Who Are The Mystery Men? #1
(Marvel – writer: David Liss; art: Patrick Zircher)
I love pulp. I love everything circa the 1930’s – 1950’s. I love the cumbersome individuality of the automobiles, the primped sleekness of clothes and hair, and the aura of the Golden Age.
So technically it’s unfair for me to write about Mystery Men because I’d probably love it anyway, but I’m going to recommend this for two reasons: first, it’s a limited series (only five issues) so it should have a definitive ending and a structured plot; secondly, it’s an attempt to expand upon the Marvel Universe’s Golden Age.
I equate a lot of things to Watchmen because of its developed characters, deep plot, and overarching mystery. Much like Watchmen, this series starts with a murder except we all know who did it. We see it occur. What’s more interesting is the fact that the man who slaughters the poor starlet can also make himself appear as anyone he wants.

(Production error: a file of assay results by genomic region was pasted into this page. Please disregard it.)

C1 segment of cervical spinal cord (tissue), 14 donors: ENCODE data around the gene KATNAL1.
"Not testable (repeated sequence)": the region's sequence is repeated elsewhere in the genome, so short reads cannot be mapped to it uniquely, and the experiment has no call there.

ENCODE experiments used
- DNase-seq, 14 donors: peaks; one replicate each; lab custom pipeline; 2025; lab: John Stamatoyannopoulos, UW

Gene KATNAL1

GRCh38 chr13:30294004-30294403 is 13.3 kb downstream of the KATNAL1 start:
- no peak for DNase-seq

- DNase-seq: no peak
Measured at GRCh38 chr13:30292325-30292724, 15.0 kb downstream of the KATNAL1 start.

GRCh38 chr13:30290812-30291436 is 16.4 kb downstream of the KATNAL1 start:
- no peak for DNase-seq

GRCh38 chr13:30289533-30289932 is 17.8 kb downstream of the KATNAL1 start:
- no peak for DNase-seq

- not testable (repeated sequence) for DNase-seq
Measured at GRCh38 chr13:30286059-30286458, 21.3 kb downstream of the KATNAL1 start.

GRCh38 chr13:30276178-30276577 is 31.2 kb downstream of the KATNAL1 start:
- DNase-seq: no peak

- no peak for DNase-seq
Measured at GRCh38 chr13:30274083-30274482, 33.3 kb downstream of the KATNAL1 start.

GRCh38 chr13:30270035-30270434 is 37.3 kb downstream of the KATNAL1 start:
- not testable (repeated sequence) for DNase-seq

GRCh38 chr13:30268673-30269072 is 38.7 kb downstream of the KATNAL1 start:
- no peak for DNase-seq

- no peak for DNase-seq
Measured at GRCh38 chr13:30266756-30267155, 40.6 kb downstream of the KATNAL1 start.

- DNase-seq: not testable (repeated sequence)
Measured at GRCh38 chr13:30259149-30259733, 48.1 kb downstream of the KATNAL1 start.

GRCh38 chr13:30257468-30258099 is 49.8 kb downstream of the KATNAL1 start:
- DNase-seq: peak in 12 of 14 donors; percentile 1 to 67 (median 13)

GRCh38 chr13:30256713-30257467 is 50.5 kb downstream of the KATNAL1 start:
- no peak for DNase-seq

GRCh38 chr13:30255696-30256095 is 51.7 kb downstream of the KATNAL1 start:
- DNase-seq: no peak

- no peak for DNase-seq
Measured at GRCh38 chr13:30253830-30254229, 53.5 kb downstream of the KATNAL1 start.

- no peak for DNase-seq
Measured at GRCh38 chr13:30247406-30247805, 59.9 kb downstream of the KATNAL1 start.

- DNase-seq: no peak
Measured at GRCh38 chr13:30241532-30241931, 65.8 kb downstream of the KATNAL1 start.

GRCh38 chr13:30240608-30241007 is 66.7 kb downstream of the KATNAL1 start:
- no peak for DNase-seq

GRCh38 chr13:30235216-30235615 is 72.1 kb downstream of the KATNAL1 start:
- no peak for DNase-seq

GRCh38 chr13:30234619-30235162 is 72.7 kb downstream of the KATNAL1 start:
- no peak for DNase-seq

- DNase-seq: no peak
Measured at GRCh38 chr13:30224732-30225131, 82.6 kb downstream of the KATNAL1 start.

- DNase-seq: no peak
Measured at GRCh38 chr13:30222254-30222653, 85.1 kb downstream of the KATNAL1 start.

Bad news for the good guys.
[The Revenant] appears out of a mist to attack his foes (or policemen in this case) and catches bullets with his teeth.
Supposedly, traditional Marvel characters are going to make appearances in Mystery Men, but David Liss is creating a new set of heroes from scratch in this issue. The first is “The Operative” (I know, I know — eye roll at best) who is a cat burglar of sorts. He dresses like The Shadow, and looks like Clark Gable, but he’s pretty bad ass when he wants to be. The second character is The Revenant who is much more like The Shadow. He appears out of a mist to attack his foes (or policemen in this case) and catches bullets with his teeth.
Seriously. His teeth.
I’m not sure what to make of this yet. It’s got the feel of an epic murder mystery, and I think Liss is hinting at the Cosmic Cube (which would really suck), but I’m going to give this series a chance because it’s a halfway decent read. The cops tend to be a bit stereotyped (think every stereotype of a crooked cop), but the supernatural undertones give the story a creepy feel.
The more I look at this comic, the more I see Watchmen in it. But, hey, if you’re going to emulate something, why not go for broke? Anyway, I’m intrigued by Mystery Men, and I definitely want to find out more about them. If you love pulp, not only in your OJ but in your comics, I think you’ll find Mystery Men satisfies that craving.